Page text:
Rental listing scams typically aim to steal money. They will try to get you to send a check for a security deposit or move-in fee without ever seeing the apartment. They keep your money and have no intention of renting a unit to you.
How Can You Tell If a Rental Listing is a Scam?
Below are the warning signs that a listing is a scam:
1. They Don’t Want to Meet You in Person
It’s a warning sign if the person who replies to your listing says he or she is out of town and cannot meet you. Some scammers might even lie and say they are in the military to avoid setting up a time to meet you.
Good landlords will make sure that they meet you. Renting to someone is a big decision and requires trusting that that person will follow rules in the lease. Good landlords will want to meet you to see if you’re the type of tenant who will pay rent on time and take care of their property.
On the flip side, scammers typically do not want to meet you, as they don’t want you to be able to report them.
2. They Want You to Move in Immediately and Without Ever Seeing the Property
Even if you meet someone in person who claims to be the landlord, you should absolutely see the property before signing a lease or sending money. It’s easy for someone to say they have a property and have an online listing; you need to see the property in person to make sure the place is really available and the person really owns it.
In most rental scams, the individual advertising the property doesn’t actually have any way to access the inside of the property. If a landlord instructs you to inspect the property by walking around the outside at your convenience, this is almost certainly a scam.
If you are in an unfortunate position of needing a place immediately, be extra careful. Properties that are available right away are likely either scams or the sign of a disorganized landlord.
3. They Ask You to Mail or Wire Money
Scammers will ask for money up front. You should not pay a landlord any money until after you’ve signed a lease.
Most scammers provide victims with a story about being overseas for work, to care for an ill relative or for missionary work. Because they are overseas, you will be instructed to wire the money to them with a promise that they will mail you the keys to the property.
You should never wire money to anyone you meet online. If anyone you meet online asks you to wire him or her money, report the listing as fraudulent and cease all communications.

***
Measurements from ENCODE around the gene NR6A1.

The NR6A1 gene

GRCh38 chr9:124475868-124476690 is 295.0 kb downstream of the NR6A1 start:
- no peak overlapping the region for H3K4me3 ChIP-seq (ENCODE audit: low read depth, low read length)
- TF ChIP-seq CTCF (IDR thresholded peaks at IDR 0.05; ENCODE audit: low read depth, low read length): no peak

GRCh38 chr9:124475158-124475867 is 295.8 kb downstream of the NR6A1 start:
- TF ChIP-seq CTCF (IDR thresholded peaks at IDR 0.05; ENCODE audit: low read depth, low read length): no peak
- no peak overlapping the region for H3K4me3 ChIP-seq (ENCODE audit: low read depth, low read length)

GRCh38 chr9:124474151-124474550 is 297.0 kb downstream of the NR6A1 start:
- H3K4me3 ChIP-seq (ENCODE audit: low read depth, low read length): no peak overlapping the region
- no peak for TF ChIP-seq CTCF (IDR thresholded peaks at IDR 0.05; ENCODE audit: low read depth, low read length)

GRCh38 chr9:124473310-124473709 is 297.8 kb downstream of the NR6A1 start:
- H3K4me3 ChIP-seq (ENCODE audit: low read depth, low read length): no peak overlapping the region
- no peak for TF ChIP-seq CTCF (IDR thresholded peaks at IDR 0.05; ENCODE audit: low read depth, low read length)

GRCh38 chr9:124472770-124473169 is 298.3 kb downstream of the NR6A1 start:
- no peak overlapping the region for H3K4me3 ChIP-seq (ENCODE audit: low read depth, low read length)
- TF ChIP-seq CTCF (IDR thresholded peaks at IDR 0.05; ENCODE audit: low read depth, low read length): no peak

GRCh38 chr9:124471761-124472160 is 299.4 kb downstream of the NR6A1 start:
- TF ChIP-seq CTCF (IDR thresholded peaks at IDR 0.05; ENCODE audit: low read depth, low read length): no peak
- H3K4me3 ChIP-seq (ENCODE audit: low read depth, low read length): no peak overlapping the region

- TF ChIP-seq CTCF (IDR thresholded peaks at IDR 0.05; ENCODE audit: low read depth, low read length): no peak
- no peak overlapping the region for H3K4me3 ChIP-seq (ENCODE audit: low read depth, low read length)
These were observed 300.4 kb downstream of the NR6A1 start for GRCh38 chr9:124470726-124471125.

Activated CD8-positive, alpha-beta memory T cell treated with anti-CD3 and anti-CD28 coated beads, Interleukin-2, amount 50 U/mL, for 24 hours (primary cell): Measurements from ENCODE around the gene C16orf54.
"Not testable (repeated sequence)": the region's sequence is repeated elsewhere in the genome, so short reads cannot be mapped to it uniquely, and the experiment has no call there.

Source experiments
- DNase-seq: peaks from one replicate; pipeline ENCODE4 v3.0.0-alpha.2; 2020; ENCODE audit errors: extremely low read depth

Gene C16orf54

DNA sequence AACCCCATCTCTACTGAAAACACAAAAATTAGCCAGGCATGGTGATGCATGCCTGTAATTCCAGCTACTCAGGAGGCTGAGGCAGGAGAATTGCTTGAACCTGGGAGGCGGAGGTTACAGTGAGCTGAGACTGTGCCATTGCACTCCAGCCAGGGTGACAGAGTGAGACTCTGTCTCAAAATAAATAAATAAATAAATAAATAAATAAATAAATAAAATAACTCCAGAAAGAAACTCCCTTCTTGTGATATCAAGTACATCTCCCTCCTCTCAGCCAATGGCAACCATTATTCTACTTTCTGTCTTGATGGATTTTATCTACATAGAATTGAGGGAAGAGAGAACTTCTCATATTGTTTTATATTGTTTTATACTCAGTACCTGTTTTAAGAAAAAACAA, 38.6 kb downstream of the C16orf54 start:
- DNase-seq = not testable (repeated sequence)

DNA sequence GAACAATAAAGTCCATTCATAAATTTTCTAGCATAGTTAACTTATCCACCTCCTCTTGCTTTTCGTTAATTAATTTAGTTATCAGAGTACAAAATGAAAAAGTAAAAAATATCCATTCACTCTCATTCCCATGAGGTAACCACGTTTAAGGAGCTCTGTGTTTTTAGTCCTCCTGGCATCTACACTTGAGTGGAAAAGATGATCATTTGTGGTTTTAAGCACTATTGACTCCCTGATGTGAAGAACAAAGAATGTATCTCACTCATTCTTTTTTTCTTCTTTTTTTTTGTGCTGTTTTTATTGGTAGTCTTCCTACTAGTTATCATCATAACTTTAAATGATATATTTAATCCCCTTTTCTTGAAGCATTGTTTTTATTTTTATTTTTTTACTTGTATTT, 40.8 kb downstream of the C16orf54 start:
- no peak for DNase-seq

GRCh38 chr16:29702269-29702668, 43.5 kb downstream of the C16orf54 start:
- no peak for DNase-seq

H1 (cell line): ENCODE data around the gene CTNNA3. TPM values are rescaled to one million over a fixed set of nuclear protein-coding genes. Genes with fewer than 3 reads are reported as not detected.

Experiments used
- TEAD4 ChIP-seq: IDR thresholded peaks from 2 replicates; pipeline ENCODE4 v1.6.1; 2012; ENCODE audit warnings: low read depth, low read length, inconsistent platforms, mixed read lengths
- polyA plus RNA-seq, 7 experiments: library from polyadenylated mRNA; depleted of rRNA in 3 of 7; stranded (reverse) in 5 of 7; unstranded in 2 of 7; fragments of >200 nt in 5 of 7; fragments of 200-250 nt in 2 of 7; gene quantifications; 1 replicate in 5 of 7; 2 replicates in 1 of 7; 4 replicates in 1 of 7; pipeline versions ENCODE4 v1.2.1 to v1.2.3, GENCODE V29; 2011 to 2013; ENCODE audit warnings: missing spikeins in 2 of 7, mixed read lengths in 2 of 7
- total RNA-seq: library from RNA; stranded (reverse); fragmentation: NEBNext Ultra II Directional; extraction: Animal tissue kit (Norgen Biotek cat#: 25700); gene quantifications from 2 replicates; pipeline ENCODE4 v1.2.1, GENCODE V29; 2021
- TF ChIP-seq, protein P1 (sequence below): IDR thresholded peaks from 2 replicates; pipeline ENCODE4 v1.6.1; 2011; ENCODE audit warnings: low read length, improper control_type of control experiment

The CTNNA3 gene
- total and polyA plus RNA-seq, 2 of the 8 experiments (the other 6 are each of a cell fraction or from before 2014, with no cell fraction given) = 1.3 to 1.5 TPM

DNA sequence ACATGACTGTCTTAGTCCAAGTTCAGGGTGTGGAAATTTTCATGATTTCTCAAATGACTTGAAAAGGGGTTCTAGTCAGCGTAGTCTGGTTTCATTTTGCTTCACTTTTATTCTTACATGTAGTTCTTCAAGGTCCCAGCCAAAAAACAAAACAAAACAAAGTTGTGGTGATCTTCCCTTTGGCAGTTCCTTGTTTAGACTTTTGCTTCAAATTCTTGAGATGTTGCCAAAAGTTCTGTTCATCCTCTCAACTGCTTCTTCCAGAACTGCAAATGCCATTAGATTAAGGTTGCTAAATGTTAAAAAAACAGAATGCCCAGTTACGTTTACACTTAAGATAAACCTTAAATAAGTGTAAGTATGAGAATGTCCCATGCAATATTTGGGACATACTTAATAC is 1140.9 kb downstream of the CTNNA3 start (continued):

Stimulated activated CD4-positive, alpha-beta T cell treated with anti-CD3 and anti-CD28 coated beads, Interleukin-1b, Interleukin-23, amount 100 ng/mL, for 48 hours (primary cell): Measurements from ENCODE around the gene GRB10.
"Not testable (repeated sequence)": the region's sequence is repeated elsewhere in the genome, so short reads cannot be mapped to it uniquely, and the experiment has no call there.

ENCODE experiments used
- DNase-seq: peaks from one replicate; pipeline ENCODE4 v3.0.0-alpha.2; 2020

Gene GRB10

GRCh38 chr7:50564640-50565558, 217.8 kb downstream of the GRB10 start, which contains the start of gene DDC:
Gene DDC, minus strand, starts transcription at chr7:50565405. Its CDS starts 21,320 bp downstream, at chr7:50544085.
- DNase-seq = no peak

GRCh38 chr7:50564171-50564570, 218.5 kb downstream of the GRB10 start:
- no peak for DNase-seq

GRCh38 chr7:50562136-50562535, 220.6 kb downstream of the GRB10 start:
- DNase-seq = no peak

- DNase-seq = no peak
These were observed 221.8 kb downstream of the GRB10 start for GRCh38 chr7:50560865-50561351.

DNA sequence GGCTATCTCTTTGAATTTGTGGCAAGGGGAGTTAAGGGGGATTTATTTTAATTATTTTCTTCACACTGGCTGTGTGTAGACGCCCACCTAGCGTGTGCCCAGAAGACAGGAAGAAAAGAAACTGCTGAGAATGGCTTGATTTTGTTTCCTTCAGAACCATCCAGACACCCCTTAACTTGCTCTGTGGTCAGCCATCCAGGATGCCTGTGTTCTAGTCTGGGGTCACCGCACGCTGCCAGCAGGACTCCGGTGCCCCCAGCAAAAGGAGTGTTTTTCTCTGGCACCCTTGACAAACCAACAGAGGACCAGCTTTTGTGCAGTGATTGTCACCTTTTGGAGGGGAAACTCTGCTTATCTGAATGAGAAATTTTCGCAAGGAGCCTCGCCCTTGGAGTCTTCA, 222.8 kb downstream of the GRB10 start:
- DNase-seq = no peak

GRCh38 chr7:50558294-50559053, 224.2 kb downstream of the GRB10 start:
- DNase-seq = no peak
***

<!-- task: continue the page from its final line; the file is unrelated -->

4. The Price is Too Good
Whenever you see a price that looks too good to be true, it probably is. A property that is priced below the going market rate in your area should be an immediate red flag.
How can you determine fair market value?
- Do your own research into market rent amounts in the area that you’re looking. To understand what market rates are, you should look at properties that are comparable in location, size and amenities. You can look at listings for available properties on sites like Hotpads, Craigslist, and Padmapper.
- Look at the Zillow Rent Zestimate for the property that you’re interested in. The easiest way to find the Rent Zestimate is by typing the property address into Zillow. For most properties, Zillow will display an estimated monthly rent price for your target property.
While an asking rent amount below market is a sign of potential fraud, it doesn’t mean that the listing is definitely fraudulent. Keep in mind that the property owner may not know the true fair market rent rate, he or she might be renting the unit in off-peak season, or the unit is flawed in some way (near a noisy highway, for example).
5. The Listing Has Typos, Poor Grammar and Excessive Punctuation
Most online rental listings scams are conducted by individuals outside the United States. For most of these people, English is not their first language. If you come across a rental listing that is full of typos, poor grammar, and excessive punctuation, it was likely created by a scammer.
6. There is No Screening Process
As a tenant, you want to rent from a high-quality, responsive landlord who does things the “right” way. Great landlords always have a set screening process that they follow to ensure that they choose great tenants.
If a landlord does not require a rental application and credit check, you should consider this to be a red flag. The landlord is either unconcerned about picking great tenants because it’s a scam, or unconcerned because he or she is uncertain how to be a good landlord. In both scenarios, you should be a bit suspicious.
Ways to Avoid Rental Scams
Meet the landlord in person. You need to meet the person you are renting from. Will you work well together? Does he or she seem friendly and motivated to rent the unit to you?
See the property in person. This can be a time-consuming step, but you need to see if you want to live in the space before you sign a lease agreement. By seeing the property in person, you’ll also meet the landlord.
What Should You Do If You’re a Victim of Fraud?
Contact local authorities. If they successfully find the person, they’ll prosecute and may be able to return any money you may have lost.
Contact the listing website where you found the listing so they take it down.
Report it to the Federal Trade Commission. The FTC is responsible for protecting consumers, specifically when it comes to how a business handles your personal information, or if an individual is falsely claiming to run a business.
File a complaint with the IC3. The IC3 is the Internet Crime Complaint Center, a government agency that makes it easy for individuals to report crime that takes place online. They work with the FBI and local authorities to help manage and solve internet scams, such as rental listing scams.
Always See the Apartment Before Applying
The best way to avoid a scam is to see the apartment in person and meet the landlord. Plus, it’s an important step in your search for an apartment. You want to find a beautiful apartment that perfectly meets your needs.